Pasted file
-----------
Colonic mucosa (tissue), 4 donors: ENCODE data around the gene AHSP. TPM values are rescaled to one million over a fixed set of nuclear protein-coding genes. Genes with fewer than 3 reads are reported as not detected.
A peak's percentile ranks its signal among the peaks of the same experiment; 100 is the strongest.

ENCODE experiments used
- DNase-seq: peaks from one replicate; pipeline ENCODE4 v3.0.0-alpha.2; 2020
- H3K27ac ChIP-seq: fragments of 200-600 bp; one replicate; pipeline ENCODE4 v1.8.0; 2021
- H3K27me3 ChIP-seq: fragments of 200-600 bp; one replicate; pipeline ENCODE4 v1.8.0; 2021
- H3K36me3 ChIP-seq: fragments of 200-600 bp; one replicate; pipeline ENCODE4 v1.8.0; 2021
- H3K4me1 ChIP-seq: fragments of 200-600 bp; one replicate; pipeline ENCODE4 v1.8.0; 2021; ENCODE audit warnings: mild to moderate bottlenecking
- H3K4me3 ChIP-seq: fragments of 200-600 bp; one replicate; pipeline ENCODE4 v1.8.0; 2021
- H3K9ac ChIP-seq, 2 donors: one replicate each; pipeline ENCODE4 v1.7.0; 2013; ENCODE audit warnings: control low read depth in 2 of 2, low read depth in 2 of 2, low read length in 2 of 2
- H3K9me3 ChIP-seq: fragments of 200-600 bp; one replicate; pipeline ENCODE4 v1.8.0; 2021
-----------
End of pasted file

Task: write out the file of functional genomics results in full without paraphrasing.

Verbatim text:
Colonic mucosa (tissue), 4 donors: ENCODE data around the gene AHSP. TPM values are rescaled to one million over a fixed set of nuclear protein-coding genes. Genes with fewer than 3 reads are reported as not detected.
A peak's percentile ranks its signal among the peaks of the same experiment; 100 is the strongest.

ENCODE experiments used
- DNase-seq: peaks from one replicate; pipeline ENCODE4 v3.0.0-alpha.2; 2020
- H3K27ac ChIP-seq: fragments of 200-600 bp; one replicate; pipeline ENCODE4 v1.8.0; 2021
- H3K27me3 ChIP-seq: fragments of 200-600 bp; one replicate; pipeline ENCODE4 v1.8.0; 2021
- H3K36me3 ChIP-seq: fragments of 200-600 bp; one replicate; pipeline ENCODE4 v1.8.0; 2021
- H3K4me1 ChIP-seq: fragments of 200-600 bp; one replicate; pipeline ENCODE4 v1.8.0; 2021; ENCODE audit warnings: mild to moderate bottlenecking
- H3K4me3 ChIP-seq: fragments of 200-600 bp; one replicate; pipeline ENCODE4 v1.8.0; 2021
- H3K9ac ChIP-seq, 2 donors: one replicate each; pipeline ENCODE4 v1.7.0; 2013; ENCODE audit warnings: control low read depth in 2 of 2, low read depth in 2 of 2, low read length in 2 of 2
- H3K9me3 ChIP-seq: fragments of 200-600 bp; one replicate; pipeline ENCODE4 v1.8.0; 2021